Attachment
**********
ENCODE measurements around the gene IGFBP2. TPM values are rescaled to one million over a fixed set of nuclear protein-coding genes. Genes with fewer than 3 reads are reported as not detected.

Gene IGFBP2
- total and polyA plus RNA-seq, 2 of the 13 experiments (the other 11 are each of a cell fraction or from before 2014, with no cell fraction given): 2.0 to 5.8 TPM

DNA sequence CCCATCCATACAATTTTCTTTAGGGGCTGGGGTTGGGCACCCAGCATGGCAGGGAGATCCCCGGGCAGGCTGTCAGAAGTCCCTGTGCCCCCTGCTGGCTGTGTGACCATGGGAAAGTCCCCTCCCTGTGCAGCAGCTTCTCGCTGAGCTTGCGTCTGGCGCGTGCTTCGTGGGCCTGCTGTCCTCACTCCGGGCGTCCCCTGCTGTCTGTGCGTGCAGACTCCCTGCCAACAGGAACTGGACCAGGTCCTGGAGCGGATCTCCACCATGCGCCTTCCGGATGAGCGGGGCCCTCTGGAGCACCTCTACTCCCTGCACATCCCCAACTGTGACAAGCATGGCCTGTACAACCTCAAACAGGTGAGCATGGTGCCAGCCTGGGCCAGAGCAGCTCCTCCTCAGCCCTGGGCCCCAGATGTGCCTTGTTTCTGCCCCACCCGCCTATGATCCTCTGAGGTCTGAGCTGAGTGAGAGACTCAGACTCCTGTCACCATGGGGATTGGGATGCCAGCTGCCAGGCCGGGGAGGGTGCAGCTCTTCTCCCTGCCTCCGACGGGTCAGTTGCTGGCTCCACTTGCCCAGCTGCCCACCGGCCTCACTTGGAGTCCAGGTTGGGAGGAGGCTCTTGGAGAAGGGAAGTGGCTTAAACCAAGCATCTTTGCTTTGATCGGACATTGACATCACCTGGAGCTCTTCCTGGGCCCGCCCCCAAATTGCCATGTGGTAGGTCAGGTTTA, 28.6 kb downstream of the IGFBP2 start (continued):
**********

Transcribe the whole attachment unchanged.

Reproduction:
ENCODE measurements around the gene IGFBP2. TPM values are rescaled to one million over a fixed set of nuclear protein-coding genes. Genes with fewer than 3 reads are reported as not detected.

Gene IGFBP2
- total and polyA plus RNA-seq, 2 of the 13 experiments (the other 11 are each of a cell fraction or from before 2014, with no cell fraction given): 2.0 to 5.8 TPM

DNA sequence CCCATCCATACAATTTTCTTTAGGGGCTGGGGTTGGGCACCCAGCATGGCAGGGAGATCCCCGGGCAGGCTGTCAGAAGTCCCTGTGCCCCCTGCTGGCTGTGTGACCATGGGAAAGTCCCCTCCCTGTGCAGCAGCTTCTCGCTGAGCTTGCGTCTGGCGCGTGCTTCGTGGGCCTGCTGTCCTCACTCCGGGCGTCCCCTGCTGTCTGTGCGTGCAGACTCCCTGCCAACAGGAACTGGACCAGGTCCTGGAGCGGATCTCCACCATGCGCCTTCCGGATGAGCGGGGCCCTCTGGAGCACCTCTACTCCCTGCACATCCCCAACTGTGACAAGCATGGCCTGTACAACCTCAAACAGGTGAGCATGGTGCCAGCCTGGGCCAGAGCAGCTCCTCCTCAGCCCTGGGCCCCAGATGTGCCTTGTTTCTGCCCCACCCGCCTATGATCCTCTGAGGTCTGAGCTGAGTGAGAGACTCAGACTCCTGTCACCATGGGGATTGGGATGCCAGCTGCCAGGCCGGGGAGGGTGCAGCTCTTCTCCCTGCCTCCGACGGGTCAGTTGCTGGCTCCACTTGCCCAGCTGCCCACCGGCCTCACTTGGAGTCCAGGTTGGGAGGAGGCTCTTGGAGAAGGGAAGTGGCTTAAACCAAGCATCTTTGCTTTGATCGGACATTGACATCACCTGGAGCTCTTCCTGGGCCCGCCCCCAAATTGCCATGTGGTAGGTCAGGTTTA, 28.6 kb downstream of the IGFBP2 start (continued):